Calves at 600 to 800 lb are considered to be feedlot-ready calves. There are a lot of feeding options for these calves as well, but careful consideration is needed to choose the option best suited to your operation. Free choice feeding of shelled corn and a protein/mineral supplement through a self feeding system has been common for decades because this system requires less daily attention; however, they tend to have lower feed efficiency, decreasing profitability. A total mixed ration (TMR) tends to have better feed efficiency, especially when it is delivered to the bunk twice per day, although once daily can work. With this system, a slick bunk where the steers nearly run out of feed just before more arrives will be the ideal management goal. Precise quantities of feed delivered on time at every feeding are critical. The exact ration that will be most economical will vary based on byproducts and grains available in your area and yearly variations in prices. Sometimes a whole shelled corn diet blended with a protein pellet may be the most economical. For others, some form of multiple ground ingredients may be the best economical choice.


In order to keep calves healthy, they need to have adequate ventilation and space. The recommended space allowances pre calf for bedded packs including the feeding area are: calves 4 to 8 months — 40 ft2, 8 to 12 months — 50 ft2, and 12 months to finish — 60 ft2 (Penn State University, Plans for Claves and Heifers). When animals have a separate feeding and resting area,  these requirements decrease to 28 ft2 from 3 to 12 months and 32 ft2 from 12 months and beyond. This spacing assumes a 10 ft scrape alley for feeding with 12 inches of eating space per animal from 3 to 8 months, 15 inches from 9 to 12 months, and 18 inches for 12 months to finishing (Midwest Plan Services, Ames, IA). These bedded pack areas are for well ventilated barns; if your barns are not well ventilated, these areas will need to be increased so that pens stay dry. Beyond dry pens, air quality is a major concern to decrease the number of animals with clinical or sub-clinical pneumonia. Ideally, barns will have curtains that allow you to open the barn up for natural ventilation and close to prevent drafts in the winter. In order to monitor air quality, place your own nose about one foot above the bedded pack. If you smell ammonia, there are too many animals in the barn for the air movement. You will also need to be able to easily load fat cattle onto a trailer without stressing them. If your barn is not currently set up with a load-out chute and cattle-handling system, you may need to plan to build one.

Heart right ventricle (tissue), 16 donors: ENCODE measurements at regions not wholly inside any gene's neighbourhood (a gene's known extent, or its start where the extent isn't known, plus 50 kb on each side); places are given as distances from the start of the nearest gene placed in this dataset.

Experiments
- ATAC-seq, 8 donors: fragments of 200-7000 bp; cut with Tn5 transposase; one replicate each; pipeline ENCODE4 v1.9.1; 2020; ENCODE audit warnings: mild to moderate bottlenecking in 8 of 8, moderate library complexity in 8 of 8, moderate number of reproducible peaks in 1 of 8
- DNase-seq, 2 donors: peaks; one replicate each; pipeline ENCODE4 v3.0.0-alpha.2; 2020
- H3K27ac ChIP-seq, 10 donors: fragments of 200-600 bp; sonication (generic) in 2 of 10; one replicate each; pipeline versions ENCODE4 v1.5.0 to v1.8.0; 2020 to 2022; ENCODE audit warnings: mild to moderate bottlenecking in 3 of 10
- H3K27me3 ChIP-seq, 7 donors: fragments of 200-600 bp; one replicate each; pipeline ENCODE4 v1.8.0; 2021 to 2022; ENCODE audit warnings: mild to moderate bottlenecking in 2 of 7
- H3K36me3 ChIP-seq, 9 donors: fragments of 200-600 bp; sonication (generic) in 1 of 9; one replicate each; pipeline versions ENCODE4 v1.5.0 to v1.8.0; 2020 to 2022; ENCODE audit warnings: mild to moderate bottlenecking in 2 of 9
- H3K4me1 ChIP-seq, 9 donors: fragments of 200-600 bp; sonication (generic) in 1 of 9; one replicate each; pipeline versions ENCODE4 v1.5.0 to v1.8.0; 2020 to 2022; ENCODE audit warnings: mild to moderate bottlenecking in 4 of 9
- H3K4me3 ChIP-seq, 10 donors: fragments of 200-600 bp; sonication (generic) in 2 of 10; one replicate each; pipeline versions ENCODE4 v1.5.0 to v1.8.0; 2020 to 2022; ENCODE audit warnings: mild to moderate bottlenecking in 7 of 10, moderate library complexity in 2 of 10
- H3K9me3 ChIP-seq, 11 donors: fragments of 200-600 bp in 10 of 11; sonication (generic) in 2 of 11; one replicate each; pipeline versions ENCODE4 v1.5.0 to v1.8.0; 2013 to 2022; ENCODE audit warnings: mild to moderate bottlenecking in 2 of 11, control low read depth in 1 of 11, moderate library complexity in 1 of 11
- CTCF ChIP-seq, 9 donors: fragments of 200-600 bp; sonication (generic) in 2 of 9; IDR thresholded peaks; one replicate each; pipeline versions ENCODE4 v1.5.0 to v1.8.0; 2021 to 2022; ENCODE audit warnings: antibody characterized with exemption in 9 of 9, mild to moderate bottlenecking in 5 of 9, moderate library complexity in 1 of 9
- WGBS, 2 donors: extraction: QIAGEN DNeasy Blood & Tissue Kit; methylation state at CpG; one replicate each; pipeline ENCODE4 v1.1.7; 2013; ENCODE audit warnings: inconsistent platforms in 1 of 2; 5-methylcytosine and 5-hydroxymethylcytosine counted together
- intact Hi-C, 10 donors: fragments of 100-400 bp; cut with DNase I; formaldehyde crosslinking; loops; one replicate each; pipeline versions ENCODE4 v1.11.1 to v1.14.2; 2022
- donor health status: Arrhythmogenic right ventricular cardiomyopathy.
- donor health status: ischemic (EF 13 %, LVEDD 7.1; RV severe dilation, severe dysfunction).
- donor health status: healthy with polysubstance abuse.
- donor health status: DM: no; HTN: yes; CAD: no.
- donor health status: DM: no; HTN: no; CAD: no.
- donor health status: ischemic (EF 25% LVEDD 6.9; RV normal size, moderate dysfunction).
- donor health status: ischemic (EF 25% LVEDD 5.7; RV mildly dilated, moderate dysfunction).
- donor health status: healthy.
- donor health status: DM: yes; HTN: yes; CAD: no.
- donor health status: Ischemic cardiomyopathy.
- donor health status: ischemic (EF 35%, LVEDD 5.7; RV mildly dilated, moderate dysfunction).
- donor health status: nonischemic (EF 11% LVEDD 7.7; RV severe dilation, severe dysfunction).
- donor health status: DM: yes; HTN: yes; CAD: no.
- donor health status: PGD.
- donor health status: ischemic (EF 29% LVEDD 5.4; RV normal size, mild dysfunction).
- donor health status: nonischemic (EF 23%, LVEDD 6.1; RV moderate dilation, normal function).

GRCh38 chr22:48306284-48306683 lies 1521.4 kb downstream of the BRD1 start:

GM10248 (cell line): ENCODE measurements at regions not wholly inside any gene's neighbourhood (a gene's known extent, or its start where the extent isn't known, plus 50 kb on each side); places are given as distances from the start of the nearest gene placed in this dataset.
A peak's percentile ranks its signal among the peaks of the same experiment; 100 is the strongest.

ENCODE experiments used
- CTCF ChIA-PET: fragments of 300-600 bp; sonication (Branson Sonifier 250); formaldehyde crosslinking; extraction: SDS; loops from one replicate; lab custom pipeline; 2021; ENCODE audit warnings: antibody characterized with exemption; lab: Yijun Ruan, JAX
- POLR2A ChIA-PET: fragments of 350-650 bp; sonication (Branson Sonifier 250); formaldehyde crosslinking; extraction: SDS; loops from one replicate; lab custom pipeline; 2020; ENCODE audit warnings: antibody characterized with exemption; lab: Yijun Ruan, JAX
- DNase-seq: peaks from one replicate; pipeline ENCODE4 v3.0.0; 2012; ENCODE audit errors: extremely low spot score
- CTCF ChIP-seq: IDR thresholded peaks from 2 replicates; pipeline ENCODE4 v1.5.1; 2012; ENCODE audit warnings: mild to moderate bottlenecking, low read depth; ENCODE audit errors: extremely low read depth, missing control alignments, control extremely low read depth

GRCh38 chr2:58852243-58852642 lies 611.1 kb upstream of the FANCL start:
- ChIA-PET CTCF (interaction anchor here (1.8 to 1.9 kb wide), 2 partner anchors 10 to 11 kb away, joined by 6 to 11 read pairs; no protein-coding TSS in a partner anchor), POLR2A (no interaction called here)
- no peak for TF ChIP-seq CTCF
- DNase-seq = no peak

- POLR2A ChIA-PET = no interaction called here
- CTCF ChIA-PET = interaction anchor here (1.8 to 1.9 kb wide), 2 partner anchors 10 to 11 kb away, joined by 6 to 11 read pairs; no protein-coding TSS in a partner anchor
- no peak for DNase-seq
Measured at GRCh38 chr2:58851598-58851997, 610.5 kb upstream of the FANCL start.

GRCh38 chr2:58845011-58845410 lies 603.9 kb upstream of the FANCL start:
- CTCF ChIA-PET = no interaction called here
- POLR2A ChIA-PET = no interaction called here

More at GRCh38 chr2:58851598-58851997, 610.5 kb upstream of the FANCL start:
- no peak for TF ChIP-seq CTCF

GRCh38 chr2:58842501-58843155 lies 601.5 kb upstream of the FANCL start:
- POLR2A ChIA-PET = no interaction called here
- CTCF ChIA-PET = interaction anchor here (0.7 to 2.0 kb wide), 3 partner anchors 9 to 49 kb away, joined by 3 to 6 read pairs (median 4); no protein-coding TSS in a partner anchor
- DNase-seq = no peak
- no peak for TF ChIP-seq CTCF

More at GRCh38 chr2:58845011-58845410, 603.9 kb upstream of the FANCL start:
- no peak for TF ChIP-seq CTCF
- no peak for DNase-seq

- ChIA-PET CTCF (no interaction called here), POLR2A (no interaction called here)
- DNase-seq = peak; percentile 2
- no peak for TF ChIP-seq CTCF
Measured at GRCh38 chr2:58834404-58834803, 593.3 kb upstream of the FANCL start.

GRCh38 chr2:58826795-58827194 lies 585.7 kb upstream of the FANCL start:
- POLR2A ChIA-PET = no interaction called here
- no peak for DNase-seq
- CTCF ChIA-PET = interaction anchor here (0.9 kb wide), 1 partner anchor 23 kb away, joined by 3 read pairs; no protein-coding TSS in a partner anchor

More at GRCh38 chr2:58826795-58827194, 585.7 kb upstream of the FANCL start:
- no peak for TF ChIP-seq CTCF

12 to 16 Month Commitment

The average age of Holstein steers at marketing is 12 to 14 months of age. Many producers aim to market at 12 months of age, while a few others aim for a little higher age, up to 16 months, utilizing a higher forage diet. Feeding cattle will tie up income from your commodities for at least a year, thus you will need to consider your cash flow to determine if you can manage to incur expenses for a year. If not, you will need to have a discussion with your banker about the cash flow while you are starting up and options for operating loans.

Feeding Program Selection

There are two primary types of feeding programs that are utilized and selected based on the producer’s preferences and availability of feed processing equipment. Moderate energy, middle diets followed by high-energy finishing diets are utilized by producers who can store and utilize forage effectively and have a slightly longer feed out time. This set of diets may be more economical but not always. Building costs tend to be higher, since fewer animal units go through a barn in a year’s time. This system also grows larger animals that may have a marketing discount for too large of loins and a lower number of high choice cattle.

The other diet system is a single stage, high energy diet with mostly concentrates and low amounts of forage (10 to 15%) from about 350 lb to finishing weight. This system works very well for many producers who want to feed the same diet and don’t have a way to mix forage and concentrate to make a TMR. This diet system tends to have lower building costs, but it requires more cattle management to avoid acidosis problems.


Working with a nutritionist and veterinarian as you get started will be important for developing a feeding system to optimize animal growth and enterprise profitability and developing animal health protocols for optimal animal health.